Ronald Harris

Ronald I. Harris

Doctor at Geisinger Medical Center

Location:
100 N Academy Ave, Danville, Pennsylvania, United States
HQ Phone:
(570) 271-6211

General Information

Experience

Senior Medical Director, Diabetes Global  - Pfizer Inc

Education

M.D.  - 

bachelor's degree  - Franklin and Marshall College

medical degree  - Tulane University School of Medicine

Affiliations

Member of the Quality Improvement Sub-Committee  - The Endocrine Society

Associate Member and Diplomat  - American College of Physicians

Member  - American Diabetes Association

Recent News  

"Diabetes is preventable," said Ronald Harris, M.D., an endocrinologist at Geisinger Wyoming Valley Medical Center.
Dr. Harris said the area's aging population might also play a role - almost 27 percent of people 65 and older had diabetes, according to CDC data from 2010. "And that goes up even more if you have a family history, or if you have those risk factors like being overweight, having high cholesterol," he said. Dr. Harris said there needs to be more resources to make sure diabetics are receiving preventive treatment and making lifestyle changes necessary to avoid diabetes complications like blindness, kidney failure, strokes and foot problems that can result in amputations. He said the growing emphasis on the concept of medical homes - where a doctor coordinates the different types of care a patient to increase both efficiency and value - will likely result in access to more resources for diabetics and others struggling with chronic disease. "Doctors and patients need to work together," Dr. Harris said.

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"Diabetes is preventable," said Ronald Harris, M.D., an endocrinologist at Geisinger Wyoming Valley Medical Center.
Harris said the area's aging population might also play a role - almost 27 percent of people 65 and older had diabetes, according to CDC data from 2010. "And that goes up even more if you have a family history, or if you have those risk factors like being overweight, having high cholesterol," he said. Both Harris and Kaberi-Otarod said there needs to be a deeper focus locally on reaching those at risk of developing the disease. Geisinger has developed a system in which diabetic patients' progress - from blood sugar readings and blood work to whether they have received certain vaccines and foot checkups - is tracked through electronic medical records. Harris said there needs to be more resources to make sure diabetics are receiving preventive treatment and making lifestyle changes necessary to avoid diabetes complications like blindness, kidney failure, strokes and foot problems that can result in amputations. He said the growing emphasis on the concept of medical homes - where a doctor coordinates the different types of care a patient to increase both efficiency and value - will likely result in access to more resources for diabetics and others struggling with chronic disease. "Doctors and patients need to work together," Harris said.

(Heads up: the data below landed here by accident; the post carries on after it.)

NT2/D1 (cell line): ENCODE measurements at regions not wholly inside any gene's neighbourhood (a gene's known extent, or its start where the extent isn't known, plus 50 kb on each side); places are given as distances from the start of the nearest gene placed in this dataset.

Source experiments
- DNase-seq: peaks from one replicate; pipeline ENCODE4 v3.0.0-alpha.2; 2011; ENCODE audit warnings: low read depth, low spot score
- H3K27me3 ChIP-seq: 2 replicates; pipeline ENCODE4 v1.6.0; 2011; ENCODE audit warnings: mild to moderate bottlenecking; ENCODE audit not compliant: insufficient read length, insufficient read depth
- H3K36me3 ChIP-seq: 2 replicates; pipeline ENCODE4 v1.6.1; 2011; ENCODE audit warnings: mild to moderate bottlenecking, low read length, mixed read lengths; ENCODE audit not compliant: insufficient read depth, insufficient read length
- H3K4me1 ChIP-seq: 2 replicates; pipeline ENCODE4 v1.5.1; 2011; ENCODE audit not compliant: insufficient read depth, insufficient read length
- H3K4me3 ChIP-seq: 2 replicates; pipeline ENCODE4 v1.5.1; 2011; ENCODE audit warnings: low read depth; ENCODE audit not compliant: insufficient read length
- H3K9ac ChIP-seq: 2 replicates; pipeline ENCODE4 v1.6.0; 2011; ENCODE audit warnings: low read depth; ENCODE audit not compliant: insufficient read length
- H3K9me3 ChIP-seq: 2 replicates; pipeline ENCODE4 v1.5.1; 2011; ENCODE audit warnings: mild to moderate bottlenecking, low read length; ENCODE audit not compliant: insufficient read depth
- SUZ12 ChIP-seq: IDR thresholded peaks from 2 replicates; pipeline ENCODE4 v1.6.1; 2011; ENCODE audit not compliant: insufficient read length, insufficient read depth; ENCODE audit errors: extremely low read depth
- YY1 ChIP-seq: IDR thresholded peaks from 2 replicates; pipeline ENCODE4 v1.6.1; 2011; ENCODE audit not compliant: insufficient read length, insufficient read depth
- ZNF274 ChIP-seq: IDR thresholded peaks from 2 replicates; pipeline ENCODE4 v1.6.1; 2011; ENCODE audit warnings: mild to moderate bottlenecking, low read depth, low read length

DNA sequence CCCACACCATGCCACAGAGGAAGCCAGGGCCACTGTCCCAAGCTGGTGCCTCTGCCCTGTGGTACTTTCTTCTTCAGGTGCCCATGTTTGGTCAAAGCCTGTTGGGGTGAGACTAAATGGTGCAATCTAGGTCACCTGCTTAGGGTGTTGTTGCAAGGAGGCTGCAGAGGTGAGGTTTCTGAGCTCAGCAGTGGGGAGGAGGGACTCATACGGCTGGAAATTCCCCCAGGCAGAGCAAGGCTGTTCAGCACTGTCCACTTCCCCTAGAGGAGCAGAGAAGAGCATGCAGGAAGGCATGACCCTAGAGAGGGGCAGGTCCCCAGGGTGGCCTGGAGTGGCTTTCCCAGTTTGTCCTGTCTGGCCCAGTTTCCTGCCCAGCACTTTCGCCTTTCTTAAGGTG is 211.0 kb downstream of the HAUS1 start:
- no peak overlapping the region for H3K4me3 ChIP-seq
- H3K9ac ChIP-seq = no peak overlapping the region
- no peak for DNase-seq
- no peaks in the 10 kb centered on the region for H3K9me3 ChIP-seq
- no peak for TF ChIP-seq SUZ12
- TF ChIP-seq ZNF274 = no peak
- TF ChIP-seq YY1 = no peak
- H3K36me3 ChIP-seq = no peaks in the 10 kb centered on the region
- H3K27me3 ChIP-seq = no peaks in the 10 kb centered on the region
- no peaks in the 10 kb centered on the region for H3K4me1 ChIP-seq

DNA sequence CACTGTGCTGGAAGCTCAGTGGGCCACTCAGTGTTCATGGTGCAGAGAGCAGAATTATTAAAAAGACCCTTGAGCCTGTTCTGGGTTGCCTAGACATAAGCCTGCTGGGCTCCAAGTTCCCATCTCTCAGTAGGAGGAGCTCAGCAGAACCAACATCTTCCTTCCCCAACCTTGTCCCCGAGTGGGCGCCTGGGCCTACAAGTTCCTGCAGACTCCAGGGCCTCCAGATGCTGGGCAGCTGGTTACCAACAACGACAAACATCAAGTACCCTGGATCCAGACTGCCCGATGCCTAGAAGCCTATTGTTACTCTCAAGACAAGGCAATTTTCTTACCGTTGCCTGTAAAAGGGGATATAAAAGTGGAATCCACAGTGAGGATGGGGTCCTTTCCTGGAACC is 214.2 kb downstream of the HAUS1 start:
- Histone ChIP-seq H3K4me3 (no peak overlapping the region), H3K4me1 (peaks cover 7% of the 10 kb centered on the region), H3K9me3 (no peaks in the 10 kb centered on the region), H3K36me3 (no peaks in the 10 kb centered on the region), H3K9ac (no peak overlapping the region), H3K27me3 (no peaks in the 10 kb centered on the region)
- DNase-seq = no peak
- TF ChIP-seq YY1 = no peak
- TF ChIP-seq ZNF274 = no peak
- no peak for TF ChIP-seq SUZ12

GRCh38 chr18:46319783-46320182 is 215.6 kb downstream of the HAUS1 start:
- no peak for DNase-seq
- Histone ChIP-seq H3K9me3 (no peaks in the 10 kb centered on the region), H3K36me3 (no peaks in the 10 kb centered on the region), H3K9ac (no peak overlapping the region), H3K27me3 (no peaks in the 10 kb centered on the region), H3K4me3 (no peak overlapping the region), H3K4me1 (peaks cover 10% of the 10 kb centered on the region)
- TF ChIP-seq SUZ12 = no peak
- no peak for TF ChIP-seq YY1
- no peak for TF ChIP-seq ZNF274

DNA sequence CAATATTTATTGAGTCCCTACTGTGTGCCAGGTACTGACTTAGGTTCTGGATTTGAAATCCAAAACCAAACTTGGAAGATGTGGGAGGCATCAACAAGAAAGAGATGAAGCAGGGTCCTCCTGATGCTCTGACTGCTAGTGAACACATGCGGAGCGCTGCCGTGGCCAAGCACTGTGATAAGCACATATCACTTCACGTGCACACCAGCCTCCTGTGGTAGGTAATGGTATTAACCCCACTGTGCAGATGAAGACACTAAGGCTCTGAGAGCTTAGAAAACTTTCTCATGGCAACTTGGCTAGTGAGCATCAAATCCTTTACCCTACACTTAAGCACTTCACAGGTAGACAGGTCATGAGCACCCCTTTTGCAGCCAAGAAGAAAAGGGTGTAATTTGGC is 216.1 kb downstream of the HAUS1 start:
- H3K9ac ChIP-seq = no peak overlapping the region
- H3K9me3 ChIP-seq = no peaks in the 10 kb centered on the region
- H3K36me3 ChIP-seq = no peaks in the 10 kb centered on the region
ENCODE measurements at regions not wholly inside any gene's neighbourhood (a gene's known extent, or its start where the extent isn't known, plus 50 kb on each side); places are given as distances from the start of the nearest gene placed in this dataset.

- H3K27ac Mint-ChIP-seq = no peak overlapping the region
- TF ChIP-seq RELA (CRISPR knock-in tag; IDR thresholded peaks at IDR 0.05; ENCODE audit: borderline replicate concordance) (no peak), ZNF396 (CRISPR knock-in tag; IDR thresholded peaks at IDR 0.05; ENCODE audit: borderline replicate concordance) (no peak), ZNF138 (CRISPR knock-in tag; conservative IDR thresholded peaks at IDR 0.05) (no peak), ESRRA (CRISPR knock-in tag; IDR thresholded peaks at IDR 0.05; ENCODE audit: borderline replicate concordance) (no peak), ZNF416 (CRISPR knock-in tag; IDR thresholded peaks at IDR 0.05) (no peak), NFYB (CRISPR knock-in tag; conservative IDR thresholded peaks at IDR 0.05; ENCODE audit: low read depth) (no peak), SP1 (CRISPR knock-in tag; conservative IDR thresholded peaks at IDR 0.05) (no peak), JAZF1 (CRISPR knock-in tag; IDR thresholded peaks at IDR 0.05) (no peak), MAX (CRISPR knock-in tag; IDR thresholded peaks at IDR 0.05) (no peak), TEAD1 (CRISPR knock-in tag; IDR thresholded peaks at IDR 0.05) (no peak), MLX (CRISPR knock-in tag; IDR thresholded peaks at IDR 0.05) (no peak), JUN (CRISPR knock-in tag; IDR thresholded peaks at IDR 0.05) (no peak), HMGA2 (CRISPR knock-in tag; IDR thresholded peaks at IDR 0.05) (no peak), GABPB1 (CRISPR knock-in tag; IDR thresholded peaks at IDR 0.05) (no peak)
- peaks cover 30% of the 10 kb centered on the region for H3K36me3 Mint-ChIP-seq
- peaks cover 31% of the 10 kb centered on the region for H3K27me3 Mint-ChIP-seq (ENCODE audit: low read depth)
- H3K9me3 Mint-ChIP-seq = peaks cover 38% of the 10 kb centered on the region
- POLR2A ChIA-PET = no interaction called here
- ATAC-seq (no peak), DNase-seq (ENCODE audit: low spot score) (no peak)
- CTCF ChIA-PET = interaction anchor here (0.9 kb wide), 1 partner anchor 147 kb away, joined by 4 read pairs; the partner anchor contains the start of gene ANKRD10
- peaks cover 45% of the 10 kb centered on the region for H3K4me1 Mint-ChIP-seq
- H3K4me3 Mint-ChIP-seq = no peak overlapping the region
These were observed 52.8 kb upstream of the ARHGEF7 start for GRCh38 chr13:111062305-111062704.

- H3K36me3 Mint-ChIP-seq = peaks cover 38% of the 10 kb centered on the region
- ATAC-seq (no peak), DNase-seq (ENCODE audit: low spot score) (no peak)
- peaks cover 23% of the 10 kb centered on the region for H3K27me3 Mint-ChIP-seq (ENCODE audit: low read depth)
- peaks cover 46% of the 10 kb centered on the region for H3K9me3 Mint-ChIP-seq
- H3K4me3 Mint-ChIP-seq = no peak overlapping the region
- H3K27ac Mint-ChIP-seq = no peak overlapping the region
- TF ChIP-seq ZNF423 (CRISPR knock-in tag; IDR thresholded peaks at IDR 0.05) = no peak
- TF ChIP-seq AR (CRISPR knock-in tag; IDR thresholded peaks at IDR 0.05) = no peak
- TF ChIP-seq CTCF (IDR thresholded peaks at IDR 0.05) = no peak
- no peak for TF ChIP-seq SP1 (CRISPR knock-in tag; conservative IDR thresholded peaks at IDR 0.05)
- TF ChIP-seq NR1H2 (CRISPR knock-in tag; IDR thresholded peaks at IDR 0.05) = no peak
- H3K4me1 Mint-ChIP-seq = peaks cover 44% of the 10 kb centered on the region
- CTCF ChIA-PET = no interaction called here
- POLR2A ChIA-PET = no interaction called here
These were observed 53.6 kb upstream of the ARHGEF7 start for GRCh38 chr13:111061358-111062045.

Read More

"Diabetes is preventable," said Ronald Harris, M.D., an endocrinologist at Geisinger Wyoming Valley Medical Center.
Harris said the area's aging population might also play a role - almost 27 percent of people 65 and older had diabetes, according to CDC data from 2010. "And that goes up even more if you have a family history, or if you have those risk factors like being overweight, having high cholesterol," he said. Both Harris and Kaberi-Otarod said there needs to be a deeper focus locally on reaching those at risk to develop the disease. Geisinger has developed a system in which diabetic patients' progress - from blood sugar readings and blood work to whether they have received certain vaccines and foot checkups - is tracked through electronic medical records. Harris said there needs to be more resources to make sure diabetics are receiving preventive treatment and making lifestyle changes necessary to avoid diabetes complications like blindness, kidney failure, strokes and foot problems that can result in amputations. He said the growing emphasis on the concept of medical homes - where a doctor coordinates the different types of care a patient to increase both efficiency and value - will likely result in access to more resources for diabetics and others struggling with chronic disease. "Doctors and patients need to work together," Harris said.

Read More

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